Sunday, 19 December 2010

VOIP QoS on Dual-WAN ADSL Cisco 1841

Just now I'm messing about with a Cisco 1841 router with two ADSL cards in it (as outlined in an earlier post to this blog). I'll write in more detail about the IOS settings later, but meanwhile I'd appreciate some pointers if anyone has a suitable IOS config to share...

My ISP's control panel makes it easy for me adjust routing and QoS on the downlink, so I'd like to optimize the uplink using IOS commands, so that the VOIP egress traffic goes out through one pipe, and all other egress traffic uses the other, but with failover so that all traffic can egress through a single pipe if either ADSL line should drop.  So far everything works except the failover bit.  So my VOIP uplink quality isn't compromised when rapid bursts of upload traffic occur, and since it all goes up one pipe, there are no issues with out-of-order packet delivery due to asymmetrical routing.

The key part of the setup is currently as follows:
access-list 110 permit ip      host x.x.x.x any
access-list 110 permit icmp host x.x.x.x any

route-map voip permit 10
    match ip address 110
    set interface dialer0

route-map voip permit 20
    set interface dialer1
   
interface fa0/0
    ip policy route-map voip 
HINT: this initially had the side-effect of blocking some or all inbound TCP connections, even if the ingress ACL was removed.
SOLUTION: Try rebooting the router. Or turn CEF and fast switching off and on again on all the interfaces:
no IP cef
interface fa0/0
    no ip route-cache
interface dialer0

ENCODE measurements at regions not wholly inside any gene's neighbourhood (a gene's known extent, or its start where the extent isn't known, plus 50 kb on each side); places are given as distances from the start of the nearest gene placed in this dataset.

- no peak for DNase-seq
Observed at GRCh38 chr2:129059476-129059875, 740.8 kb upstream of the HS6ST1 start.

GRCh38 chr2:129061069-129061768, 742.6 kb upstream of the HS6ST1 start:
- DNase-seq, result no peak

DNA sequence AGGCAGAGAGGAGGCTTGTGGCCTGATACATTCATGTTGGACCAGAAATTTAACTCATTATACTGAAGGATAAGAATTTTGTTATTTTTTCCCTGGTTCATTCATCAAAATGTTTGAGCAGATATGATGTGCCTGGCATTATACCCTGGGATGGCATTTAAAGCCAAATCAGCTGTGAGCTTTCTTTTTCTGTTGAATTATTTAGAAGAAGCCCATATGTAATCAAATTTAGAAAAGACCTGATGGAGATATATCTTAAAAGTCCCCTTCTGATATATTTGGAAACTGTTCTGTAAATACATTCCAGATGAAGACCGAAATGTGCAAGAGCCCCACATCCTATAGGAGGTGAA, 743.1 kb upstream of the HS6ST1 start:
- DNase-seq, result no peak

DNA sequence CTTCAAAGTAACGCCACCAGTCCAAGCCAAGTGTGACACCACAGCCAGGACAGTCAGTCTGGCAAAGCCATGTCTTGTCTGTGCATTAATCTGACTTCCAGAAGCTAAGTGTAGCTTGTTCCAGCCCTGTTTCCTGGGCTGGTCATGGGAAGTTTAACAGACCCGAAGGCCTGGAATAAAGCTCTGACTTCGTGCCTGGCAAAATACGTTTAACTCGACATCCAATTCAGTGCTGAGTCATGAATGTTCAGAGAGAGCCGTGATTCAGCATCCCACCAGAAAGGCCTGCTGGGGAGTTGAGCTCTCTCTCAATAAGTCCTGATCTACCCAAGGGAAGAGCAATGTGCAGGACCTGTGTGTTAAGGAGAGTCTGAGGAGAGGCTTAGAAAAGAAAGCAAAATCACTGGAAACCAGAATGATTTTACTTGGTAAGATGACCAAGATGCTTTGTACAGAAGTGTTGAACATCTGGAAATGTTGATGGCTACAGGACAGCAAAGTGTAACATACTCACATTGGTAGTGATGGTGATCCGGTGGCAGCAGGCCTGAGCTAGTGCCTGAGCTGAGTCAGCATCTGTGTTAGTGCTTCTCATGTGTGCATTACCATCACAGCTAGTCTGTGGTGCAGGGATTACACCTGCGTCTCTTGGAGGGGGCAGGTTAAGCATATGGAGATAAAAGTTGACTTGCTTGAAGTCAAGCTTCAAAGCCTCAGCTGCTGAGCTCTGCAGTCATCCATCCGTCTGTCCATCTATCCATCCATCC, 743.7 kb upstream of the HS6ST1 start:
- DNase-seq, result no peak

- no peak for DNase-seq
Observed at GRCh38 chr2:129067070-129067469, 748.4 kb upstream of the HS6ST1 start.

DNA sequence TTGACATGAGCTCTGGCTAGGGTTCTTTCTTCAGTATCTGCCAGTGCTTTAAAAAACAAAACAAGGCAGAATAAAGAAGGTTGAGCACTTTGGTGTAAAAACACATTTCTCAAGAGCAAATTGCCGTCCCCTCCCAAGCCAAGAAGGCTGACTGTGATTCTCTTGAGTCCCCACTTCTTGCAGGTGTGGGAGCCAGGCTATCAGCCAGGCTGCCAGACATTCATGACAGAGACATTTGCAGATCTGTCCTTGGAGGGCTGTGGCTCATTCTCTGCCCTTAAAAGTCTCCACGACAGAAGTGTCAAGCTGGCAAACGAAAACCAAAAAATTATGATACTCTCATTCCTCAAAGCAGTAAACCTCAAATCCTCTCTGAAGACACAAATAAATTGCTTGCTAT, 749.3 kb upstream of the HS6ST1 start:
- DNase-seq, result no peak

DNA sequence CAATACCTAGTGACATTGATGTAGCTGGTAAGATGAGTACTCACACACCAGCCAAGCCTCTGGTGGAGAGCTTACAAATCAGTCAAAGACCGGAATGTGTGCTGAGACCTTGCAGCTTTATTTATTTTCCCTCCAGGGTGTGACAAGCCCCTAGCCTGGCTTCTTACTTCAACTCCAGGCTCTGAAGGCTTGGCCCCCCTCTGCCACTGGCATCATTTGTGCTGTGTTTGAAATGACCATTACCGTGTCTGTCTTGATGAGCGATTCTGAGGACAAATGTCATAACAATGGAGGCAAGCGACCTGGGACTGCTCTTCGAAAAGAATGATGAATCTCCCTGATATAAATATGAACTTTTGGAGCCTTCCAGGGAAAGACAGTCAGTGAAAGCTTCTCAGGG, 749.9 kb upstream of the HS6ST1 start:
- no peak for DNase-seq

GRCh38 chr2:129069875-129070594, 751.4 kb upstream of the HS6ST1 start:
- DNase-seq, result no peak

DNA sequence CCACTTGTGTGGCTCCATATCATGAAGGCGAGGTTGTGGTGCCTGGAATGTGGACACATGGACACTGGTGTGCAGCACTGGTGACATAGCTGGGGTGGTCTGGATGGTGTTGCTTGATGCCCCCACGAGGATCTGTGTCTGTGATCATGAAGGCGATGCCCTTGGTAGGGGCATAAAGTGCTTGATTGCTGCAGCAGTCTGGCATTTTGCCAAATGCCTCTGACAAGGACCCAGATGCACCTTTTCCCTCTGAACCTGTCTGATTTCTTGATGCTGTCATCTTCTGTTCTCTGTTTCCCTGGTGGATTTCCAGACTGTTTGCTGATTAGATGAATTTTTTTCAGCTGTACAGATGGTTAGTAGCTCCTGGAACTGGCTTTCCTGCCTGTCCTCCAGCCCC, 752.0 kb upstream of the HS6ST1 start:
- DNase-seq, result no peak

no ip route-cache   
interface dialer1
    no ip route-cache
^Z
write
ip cef
interface fa0/0
    no ip route-cache
interface dialer0
    no ip route-cache   
interface dialer1
    no ip route-cache
Cutting back to the chase.  The failover part can't simply be done with weighted "ip route" static routes, as the only thing that's predictable about the VOIP system is my source IP address: the destination IP ranges are unpredictable.

Current suggestion I've had is to use the IP SLA facility in IOS, probably combined with two VRFs.  I do like the sound of that: the idea of IP SLA is that you can ping a machine at the ISP (say, pong.aaisp.net.uk) via both dialer routes.  Then if one route fails (due to dropped ADSL line or problems in the BT network) you can switch all traffic to the other line within a few seconds.  This would probably involve sticking the VOIP server on the second Ethernet interface, which is spare at the moment anyway.  That would also place the VOIP server in front of the firewall, which is no problem if I get the ACLs right, and would remove one more potential cause of jitter etc.

UPDATE: Cisco IOS doesn't appear to support per-source-interface or per-source-VLAN default routes, so it isn't possible to simply assign two weighted static routes per source interface.  So IP SLAs may be the way to go.

No comments:

Post a comment

Spammers: please stop wasting my time. All comments are moderated before publication.